BRUNSWICK — James Graham fell asleep while driving. He made it home safely and attributed the episode to heat stroke or something similar.

He had been working construction in St. Paul and felt exhausted and overcome while commuting home to rural Minnesota on a hot summer day in 2004. “I got home, took a shower and went to bed and stayed in bed for five days,” said Graham, who now lives in Brunswick. “I just crashed and haven’t recovered since.”

“Bunganuc Series No. 19” by James Graham. Photo courtesy of the artist

The original diagnosis was meningitis. Several years later doctors told him he had Lyme disease. By then, it had taken over his body, leaving him listless and always sleepy, occasionally immobile and beset by near-constant pain and what he calls “brain fog that can be debilitating.”

He expresses his frustration over his physical condition in his painting studio in Brunswick, a converted boat garage on Maquoit Bay. Graham, 49, has lived in Maine since 2015, coming east to settle on land that has been occupied by his wife’s family for generations.

A South Dakotan by birth, Graham makes large, wildly colorful and gestural abstract paintings, using a combination of oils, aerosols and house paint. His art has taken on expressive urgency as he has learned to live with a disease that reshaped nearly 15 years of his life.

Over that time, Graham has developed a loose abstract expressionist style that relies on the immediate energy and language of the paint’s color and texture and how it lies in layers on the canvas. It takes all his energy and clear-mindedness to work a few hours every day.

“It’s a lot of work because you can make a gesture, but to make a gesture feel like it is fresh and active, it takes practice,” he said, standing before a canvas nearly as tall as he is that is propped against the wall of his studio. “This is a mash-up of ideology and letting go of your consciousness while maintaining your consciousness, because you have to know quite a bit about painting to do it. There are thousands of decisions to be made.”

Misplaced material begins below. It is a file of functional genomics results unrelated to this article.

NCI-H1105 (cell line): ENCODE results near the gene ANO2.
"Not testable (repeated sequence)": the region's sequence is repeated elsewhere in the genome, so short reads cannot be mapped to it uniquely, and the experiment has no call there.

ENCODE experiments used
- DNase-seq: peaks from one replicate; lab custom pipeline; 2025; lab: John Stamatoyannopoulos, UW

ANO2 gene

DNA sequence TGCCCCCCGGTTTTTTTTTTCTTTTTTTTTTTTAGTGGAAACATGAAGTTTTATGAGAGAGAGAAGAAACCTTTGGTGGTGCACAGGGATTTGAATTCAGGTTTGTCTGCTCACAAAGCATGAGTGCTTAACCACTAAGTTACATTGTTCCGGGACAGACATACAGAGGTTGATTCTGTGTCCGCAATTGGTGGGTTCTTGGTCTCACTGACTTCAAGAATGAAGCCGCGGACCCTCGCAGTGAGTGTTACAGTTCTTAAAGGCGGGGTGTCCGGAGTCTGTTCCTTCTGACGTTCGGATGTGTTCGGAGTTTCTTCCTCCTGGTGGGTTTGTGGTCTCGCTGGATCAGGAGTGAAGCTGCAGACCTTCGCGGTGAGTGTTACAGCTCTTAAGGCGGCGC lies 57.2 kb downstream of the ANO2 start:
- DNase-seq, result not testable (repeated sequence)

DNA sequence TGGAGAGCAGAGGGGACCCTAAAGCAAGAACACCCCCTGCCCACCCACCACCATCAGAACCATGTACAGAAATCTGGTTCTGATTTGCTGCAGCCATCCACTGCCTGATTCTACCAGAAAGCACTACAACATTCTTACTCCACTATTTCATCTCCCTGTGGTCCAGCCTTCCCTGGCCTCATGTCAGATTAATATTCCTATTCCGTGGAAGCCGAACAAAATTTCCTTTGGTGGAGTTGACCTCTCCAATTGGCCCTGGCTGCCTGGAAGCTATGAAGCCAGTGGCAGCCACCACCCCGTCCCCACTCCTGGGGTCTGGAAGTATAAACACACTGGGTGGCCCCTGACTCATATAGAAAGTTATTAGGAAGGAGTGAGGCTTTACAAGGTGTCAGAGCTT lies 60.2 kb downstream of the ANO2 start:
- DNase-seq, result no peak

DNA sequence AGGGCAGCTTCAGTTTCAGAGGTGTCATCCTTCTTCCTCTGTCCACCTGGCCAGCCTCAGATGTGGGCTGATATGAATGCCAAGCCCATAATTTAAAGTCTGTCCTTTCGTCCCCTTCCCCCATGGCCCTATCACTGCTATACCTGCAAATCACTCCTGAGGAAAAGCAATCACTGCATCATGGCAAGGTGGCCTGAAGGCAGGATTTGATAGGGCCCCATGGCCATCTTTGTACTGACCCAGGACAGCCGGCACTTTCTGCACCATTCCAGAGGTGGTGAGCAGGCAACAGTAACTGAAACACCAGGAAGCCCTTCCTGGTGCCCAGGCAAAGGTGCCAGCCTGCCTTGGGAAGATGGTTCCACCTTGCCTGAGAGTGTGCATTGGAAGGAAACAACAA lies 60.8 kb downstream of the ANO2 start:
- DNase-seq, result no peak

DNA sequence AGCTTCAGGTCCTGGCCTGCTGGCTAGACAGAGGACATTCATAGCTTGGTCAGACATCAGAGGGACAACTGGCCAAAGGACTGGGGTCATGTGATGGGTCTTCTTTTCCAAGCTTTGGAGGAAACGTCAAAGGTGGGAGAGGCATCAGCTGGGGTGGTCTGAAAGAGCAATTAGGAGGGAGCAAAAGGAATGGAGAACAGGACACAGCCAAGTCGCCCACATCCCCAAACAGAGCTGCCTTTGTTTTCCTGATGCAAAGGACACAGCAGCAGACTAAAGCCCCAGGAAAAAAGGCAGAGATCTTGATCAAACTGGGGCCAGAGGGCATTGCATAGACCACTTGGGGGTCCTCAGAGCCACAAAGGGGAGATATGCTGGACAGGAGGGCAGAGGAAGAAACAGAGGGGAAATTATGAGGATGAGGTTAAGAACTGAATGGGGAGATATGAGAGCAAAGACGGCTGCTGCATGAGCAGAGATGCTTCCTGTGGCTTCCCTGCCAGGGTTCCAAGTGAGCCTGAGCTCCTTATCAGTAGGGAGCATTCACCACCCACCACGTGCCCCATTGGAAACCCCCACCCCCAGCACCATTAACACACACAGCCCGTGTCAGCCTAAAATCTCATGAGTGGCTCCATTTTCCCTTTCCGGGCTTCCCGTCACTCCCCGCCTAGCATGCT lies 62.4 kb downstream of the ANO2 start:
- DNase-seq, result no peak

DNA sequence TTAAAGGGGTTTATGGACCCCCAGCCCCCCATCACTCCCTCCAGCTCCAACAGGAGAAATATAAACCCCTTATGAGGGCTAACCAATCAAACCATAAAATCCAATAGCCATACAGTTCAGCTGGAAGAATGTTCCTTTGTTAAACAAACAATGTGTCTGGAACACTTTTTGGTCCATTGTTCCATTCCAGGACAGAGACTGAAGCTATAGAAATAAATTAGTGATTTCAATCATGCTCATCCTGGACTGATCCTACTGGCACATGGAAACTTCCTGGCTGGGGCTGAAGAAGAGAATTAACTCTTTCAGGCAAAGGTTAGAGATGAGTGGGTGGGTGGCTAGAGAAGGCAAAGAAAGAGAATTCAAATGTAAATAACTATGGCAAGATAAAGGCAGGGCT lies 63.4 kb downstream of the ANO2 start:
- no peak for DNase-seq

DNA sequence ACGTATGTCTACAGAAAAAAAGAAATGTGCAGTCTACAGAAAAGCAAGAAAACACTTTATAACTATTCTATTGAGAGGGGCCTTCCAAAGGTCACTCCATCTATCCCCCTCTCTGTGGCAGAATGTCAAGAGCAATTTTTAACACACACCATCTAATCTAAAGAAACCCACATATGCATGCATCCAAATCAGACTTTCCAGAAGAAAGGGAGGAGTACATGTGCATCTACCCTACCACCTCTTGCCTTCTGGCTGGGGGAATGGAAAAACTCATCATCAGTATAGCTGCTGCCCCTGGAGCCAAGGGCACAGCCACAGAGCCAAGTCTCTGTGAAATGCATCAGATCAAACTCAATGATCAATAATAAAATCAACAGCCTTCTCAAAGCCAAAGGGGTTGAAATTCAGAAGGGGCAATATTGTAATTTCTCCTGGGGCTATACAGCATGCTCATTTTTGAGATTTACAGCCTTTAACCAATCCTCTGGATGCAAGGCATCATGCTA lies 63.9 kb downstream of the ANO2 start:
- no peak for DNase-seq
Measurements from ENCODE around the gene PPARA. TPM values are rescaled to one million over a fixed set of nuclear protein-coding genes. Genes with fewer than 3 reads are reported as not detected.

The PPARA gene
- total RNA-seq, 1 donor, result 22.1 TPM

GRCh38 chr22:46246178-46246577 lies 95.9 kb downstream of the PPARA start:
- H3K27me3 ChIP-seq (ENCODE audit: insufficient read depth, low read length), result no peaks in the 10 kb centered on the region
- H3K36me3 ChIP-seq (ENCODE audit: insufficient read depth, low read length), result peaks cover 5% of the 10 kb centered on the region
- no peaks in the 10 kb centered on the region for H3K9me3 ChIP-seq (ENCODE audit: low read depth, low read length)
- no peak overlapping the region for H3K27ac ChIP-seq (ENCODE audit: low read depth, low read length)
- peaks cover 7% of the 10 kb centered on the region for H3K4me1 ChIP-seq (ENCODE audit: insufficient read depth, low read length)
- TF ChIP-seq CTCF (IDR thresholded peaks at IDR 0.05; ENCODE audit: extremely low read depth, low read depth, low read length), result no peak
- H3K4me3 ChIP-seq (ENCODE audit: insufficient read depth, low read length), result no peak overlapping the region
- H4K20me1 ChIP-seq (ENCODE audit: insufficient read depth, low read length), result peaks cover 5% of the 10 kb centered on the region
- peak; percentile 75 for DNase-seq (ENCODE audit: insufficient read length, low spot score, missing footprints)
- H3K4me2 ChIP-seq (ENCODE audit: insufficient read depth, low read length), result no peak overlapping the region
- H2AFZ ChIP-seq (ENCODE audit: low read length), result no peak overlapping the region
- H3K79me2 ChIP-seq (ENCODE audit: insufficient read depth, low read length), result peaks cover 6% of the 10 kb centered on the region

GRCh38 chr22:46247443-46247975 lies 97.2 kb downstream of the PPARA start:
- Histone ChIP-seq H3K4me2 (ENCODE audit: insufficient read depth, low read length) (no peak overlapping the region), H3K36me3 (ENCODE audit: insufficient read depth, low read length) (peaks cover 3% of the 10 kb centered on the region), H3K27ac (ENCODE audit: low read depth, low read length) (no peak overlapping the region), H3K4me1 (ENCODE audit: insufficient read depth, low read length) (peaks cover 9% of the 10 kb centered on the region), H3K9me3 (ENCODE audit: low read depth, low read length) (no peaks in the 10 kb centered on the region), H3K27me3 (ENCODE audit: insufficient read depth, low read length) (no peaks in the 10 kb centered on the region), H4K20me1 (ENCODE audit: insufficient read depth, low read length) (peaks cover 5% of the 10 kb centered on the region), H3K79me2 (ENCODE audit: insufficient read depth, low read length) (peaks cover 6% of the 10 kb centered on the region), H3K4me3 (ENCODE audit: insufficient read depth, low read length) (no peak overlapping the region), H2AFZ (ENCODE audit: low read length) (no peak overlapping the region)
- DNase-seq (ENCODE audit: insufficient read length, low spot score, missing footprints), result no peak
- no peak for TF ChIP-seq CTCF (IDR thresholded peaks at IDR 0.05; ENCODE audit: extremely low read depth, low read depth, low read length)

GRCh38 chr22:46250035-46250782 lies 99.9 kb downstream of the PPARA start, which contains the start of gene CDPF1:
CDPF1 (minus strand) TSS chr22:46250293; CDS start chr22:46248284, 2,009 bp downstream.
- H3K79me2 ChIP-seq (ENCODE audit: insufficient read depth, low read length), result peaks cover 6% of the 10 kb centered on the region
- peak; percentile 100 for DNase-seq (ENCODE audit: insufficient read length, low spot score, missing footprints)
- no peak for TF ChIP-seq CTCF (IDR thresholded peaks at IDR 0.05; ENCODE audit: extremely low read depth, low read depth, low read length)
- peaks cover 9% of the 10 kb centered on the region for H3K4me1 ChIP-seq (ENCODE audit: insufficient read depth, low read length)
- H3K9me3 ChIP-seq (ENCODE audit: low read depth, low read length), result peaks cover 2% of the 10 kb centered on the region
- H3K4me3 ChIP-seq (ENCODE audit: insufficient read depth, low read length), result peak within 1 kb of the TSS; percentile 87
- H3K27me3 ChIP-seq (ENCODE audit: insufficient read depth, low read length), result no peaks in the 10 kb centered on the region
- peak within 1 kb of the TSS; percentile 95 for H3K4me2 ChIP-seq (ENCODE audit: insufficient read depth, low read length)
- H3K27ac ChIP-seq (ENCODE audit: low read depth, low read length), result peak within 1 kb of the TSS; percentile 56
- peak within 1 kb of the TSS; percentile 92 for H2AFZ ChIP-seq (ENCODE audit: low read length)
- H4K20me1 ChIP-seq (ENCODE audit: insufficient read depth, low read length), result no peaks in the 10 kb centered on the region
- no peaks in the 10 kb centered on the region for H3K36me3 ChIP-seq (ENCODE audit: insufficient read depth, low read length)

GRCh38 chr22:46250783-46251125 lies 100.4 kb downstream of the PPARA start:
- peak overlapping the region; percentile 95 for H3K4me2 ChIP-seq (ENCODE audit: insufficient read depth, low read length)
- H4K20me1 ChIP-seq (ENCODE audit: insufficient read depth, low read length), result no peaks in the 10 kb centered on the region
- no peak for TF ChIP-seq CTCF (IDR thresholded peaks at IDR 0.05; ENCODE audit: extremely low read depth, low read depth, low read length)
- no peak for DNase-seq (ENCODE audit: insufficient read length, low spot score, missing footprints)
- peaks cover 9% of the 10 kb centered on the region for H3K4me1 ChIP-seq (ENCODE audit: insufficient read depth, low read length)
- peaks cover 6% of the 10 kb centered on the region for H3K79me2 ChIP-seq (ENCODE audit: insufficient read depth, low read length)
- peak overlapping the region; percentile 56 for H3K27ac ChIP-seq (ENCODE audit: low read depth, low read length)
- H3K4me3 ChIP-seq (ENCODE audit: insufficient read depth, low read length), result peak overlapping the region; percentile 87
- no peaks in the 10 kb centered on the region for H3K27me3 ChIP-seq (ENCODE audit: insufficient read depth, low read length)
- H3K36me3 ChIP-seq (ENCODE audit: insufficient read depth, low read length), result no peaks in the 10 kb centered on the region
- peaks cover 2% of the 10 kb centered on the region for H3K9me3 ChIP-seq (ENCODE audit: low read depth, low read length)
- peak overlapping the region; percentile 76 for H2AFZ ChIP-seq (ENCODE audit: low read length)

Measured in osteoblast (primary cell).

His paintings evoke the natural landscape around him – the colors of the leaves on the trees in the fall, the hayfields, the cold winter sun. In an abstract way, they reference the plains of South Dakota and the environment of coastal Maine. On his canvases, he layers references to politics, social upheaval and the landscape, presented in his abstracted and refracted view of the world.

His paintings feel fully charged and physically active, and embedded with pain, sorrow, cathartic release and joy.

Graham has had one solo exhibition since moving to Maine, this past spring at Gallery 44 on Forest Avenue in Portland. He was an established artist before moving to Maine and showed his work throughout Minnesota and South Dakota. His paintings are in the collections of three university museums in South Dakota, and he won several grants from state and regional arts agencies in both states.

“Heightened Distrust of Verbage” by James Graham. Staff photo by Ben McCanna

He came east for love. He met Tilly Laskey, a Mainer, while she was working at a museum in South Dakota. She hung one of his shows, back in 2001.